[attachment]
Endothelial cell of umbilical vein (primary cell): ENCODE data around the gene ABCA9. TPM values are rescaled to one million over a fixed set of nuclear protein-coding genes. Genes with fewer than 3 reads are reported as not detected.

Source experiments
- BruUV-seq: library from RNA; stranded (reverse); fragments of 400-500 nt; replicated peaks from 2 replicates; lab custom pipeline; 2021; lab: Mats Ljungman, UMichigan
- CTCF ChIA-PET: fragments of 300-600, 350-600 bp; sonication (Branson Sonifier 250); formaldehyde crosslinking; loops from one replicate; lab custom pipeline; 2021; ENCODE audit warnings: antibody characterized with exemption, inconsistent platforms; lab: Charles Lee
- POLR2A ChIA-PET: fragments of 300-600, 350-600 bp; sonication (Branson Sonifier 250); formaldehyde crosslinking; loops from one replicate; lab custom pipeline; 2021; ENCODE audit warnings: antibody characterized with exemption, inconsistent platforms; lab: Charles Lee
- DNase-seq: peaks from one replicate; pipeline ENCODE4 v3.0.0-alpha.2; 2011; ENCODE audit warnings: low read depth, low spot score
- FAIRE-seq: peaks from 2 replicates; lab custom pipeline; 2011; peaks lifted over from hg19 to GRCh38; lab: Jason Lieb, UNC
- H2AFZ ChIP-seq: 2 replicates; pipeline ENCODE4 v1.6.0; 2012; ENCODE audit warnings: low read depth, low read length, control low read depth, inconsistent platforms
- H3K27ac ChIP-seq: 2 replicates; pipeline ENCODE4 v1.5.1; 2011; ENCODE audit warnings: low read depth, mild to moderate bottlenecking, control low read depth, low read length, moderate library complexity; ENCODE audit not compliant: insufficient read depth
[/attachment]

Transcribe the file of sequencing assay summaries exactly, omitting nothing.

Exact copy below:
Endothelial cell of umbilical vein (primary cell): ENCODE data around the gene ABCA9. TPM values are rescaled to one million over a fixed set of nuclear protein-coding genes. Genes with fewer than 3 reads are reported as not detected.

Source experiments
- BruUV-seq: library from RNA; stranded (reverse); fragments of 400-500 nt; replicated peaks from 2 replicates; lab custom pipeline; 2021; lab: Mats Ljungman, UMichigan
- CTCF ChIA-PET: fragments of 300-600, 350-600 bp; sonication (Branson Sonifier 250); formaldehyde crosslinking; loops from one replicate; lab custom pipeline; 2021; ENCODE audit warnings: antibody characterized with exemption, inconsistent platforms; lab: Charles Lee
- POLR2A ChIA-PET: fragments of 300-600, 350-600 bp; sonication (Branson Sonifier 250); formaldehyde crosslinking; loops from one replicate; lab custom pipeline; 2021; ENCODE audit warnings: antibody characterized with exemption, inconsistent platforms; lab: Charles Lee
- DNase-seq: peaks from one replicate; pipeline ENCODE4 v3.0.0-alpha.2; 2011; ENCODE audit warnings: low read depth, low spot score
- FAIRE-seq: peaks from 2 replicates; lab custom pipeline; 2011; peaks lifted over from hg19 to GRCh38; lab: Jason Lieb, UNC
- H2AFZ ChIP-seq: 2 replicates; pipeline ENCODE4 v1.6.0; 2012; ENCODE audit warnings: low read depth, low read length, control low read depth, inconsistent platforms
- H3K27ac ChIP-seq: 2 replicates; pipeline ENCODE4 v1.5.1; 2011; ENCODE audit warnings: low read depth, mild to moderate bottlenecking, control low read depth, low read length, moderate library complexity; ENCODE audit not compliant: insufficient read depth